W3C home > Mailing lists > Public > whatwg@whatwg.org > February 2009

[whatwg] Captions, Subtitles and the Video Element

From: Greg Millam <millam@google.com>
Date: Thu, 19 Feb 2009 14:37:43 -0800
Message-ID: <932cfe440902191437s35493f4dwb9fec22960f67250@mail.gmail.com>
Hi guys -

  I'm one of the main engineers responsible for captioning support on
YouTube, and I've joined the Chrome team at Google to attempt to help
drive video captions and subtitling forward: Both to implement support
in Chrome for it, and to push for HTML5 support for captions.

  In my following statements, I am working off of a search through the
mailing list and reading of the HTML 5 spec. Particularly where the
Video tag is concerned. If there are any factual errors, or I'm way
off, just point my way. All this is as far as I can discover.

  The current state of accessibility and captions in HTML5 has been
relegated to http://wiki.whatwg.org/wiki/Video_accessibility - a wiki
page with use cases, requirements, existing solutions, and an empty
"Proposed Solutions" category. I aim to fix that. My main goal here is
to prevent captioning from missing out on HTML5 and being dropped
"because we never got around to it". (a la HDMI)

Here is my proposal:

Use cases:
  * Accessibility.
  * Ability to audiences in other languages.

Goals:
  * Allow movie formats to include captioning support.
  * Make it simple for an author to create and publish transcripts,
without requiring them to embed it into the movie.
  * Make it simple for caption or subtitle tracks to be accessible.
  * Allow full javascript control: List, add, delete, and create caption tracks.
  * Provide a required format to act as a baseline across all browsers.

The current state of the <video> element includes support for defining
a source video file, local or remote. There is no method to define a
caption source or track.

Proposed Solution:

HTML5 / Page Author:
  * Each video will have a list of zero or more Timed Text tracks.
  * A track has three variables for selection: Type, Language, Name.
These can be null, except for name.
  * Type is a string, and may be (but is not limited to): "Caption"
"Transcript" "Translation" "Subtitles", etc. Others can be defined by
the user (e.g: "Commentary" "User Comments").
  * Language is a language code (en, es, pt_BR, etc)
  * Name is a freeform text identifier. By default, "default" or
"caption". If a video file has multiple tracks, they are added as
"caption1" "caption2", etc.
  * <video> . . . </video> is not necessarily a standalone tag. If the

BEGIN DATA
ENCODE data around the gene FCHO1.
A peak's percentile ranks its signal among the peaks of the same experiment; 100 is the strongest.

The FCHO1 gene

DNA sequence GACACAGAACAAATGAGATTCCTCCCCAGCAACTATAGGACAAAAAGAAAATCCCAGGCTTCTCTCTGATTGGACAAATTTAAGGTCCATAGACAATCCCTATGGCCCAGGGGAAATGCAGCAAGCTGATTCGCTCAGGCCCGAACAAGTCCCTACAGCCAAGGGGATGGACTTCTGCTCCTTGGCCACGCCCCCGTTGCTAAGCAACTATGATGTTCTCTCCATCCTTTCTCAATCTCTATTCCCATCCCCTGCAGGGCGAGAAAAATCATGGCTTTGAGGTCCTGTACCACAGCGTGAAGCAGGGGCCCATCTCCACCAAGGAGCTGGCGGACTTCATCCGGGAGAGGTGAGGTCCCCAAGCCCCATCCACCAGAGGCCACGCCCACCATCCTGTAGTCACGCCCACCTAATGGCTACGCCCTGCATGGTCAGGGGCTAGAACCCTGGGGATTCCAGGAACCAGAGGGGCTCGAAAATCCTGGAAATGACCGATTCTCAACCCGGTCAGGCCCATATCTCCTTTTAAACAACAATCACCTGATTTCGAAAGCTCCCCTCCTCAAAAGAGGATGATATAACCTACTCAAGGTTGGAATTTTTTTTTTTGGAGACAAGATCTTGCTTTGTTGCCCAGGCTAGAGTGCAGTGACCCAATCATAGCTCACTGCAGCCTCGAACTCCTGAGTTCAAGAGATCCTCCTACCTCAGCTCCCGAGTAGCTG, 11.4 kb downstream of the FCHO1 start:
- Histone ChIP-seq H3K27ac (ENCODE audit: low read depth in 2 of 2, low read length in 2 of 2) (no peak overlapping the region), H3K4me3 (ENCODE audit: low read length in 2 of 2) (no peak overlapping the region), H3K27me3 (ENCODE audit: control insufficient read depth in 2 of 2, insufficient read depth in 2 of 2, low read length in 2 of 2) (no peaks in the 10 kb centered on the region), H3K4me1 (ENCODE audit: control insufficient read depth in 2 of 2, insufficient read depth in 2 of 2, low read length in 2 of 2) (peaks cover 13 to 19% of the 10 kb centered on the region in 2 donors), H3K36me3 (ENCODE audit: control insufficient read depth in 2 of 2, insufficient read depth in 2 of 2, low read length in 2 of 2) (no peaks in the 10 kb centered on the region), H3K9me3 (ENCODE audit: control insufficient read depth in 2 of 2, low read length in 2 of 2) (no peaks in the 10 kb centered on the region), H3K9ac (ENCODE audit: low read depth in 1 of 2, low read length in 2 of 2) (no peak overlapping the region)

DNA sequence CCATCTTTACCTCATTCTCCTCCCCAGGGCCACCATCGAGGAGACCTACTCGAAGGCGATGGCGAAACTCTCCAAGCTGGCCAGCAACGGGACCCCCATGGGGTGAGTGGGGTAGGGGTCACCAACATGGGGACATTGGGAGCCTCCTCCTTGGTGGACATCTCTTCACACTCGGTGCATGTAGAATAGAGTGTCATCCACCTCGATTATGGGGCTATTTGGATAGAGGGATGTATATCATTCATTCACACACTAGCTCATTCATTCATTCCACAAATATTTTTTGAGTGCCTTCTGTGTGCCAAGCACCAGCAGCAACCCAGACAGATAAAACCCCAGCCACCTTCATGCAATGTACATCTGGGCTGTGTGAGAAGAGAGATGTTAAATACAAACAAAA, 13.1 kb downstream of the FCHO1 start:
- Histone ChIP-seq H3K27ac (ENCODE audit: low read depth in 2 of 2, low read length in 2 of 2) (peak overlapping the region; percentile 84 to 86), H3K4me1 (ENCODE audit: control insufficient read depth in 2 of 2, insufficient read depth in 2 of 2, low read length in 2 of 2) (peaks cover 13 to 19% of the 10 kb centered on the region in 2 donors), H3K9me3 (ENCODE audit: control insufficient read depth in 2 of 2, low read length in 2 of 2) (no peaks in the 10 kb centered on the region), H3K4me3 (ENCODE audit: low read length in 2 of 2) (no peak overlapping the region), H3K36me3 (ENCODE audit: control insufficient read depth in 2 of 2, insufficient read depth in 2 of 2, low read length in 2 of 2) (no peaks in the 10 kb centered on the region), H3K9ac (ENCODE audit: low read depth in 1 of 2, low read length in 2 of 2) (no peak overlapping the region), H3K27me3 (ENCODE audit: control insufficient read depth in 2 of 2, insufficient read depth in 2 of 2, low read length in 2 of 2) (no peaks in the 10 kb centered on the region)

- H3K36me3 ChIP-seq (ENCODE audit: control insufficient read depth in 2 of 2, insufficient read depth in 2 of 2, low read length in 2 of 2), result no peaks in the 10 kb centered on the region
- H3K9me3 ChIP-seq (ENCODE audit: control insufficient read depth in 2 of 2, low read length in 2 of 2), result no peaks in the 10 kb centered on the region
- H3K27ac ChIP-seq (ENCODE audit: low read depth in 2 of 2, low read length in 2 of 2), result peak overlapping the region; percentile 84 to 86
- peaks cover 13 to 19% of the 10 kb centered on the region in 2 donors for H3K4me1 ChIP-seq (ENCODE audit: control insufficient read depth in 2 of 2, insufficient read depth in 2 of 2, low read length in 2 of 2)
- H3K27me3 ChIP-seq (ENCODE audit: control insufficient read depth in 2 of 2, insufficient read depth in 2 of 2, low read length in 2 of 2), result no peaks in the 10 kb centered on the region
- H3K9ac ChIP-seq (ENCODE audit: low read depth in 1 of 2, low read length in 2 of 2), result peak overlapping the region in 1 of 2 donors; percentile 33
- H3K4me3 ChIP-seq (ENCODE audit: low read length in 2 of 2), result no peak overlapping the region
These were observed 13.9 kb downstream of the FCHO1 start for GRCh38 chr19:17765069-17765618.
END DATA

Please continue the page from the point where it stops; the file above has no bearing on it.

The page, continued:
author desires, they can add more elements to define tracks. Whether
this should be <caption type="format" src="..." media="caption"> or
<source type="timedtext/format" src="..."> can vary. (I prefer
<caption> as it's more explicit).
  * <caption src="foo.srt" type="caption" language="en" name="default"
/> adds a new caption. <caption> is standalone.
  * All timed text tracks encoded in the video file are added to the
list, as an implicit caption element.
  * Caption tags, when displayed, count as <span
class="caption">...</span> unless they have style associated with them
(uncommon). So they can be tweaked via CSS. Whether by the author or
overridden by useragent.

User Agent:
  * Implements support for <caption> tag.
  interface MediaCaptionElement : HTMLElement {
             attribute DOMString src;
             attribute DOMString format; // default: "auto".
             attribute DOMString type;
             attribute DOMString language;
             attribute DOMString name;
             attribute DOMBoolean enabled;
  };
  * Media elements now have a list of Captions associated with it.

  * Support for (at minimum) "Subrip" format. Subrip I choose here for
the same reason we picked it for YouTube: It's readable,
understandable, and simple. You can create one with your favorite
editor. Subrip has no style associated with individual captions, so
can be subject to CSS caption rules for "SPAN.caption"
  * Support for other formats (608, 708, .ass, dfxp, etc) up to the
user agent. (But preferred!)

Javascript:
  * Media or Video elements now have additional features exposed via javascript.
  * getCaptionList(): returns an array of caption elements.
  * addCaption({src:'',name:'',language:'',type:''}) - Adds a Caption element.
  * enableCaption(captionElement) - Enables a CaptionElement for
display. If captionElement is null, enable the first track in the
list.
  * disableCaption(captionElement) - Disables CaptionElement for
display. If captionElement is null, disabled all tracks in the list.

User Agent UI: (Only relevant if User Agent adds its own controls for media):
  * Must be able to enable caption Elements.
  * Preferably by a button on the UI with either "CC" or a double
underscore (preferred).

User Agent Context Menu:
  * Must have captions, with a list to enable/disable.

...

Well - That's a start, and that's what I'd like to see and implement
over the next several months. Input and discussion would be much
appreciated! If anybody here has worked on it, I'd also like to talk
to you.

Thanks,

- Greg Millam

-- 

Every time you give up a dream, a chicken stays on its side of the road.
Received on Thursday, 19 February 2009 14:37:43 UTC

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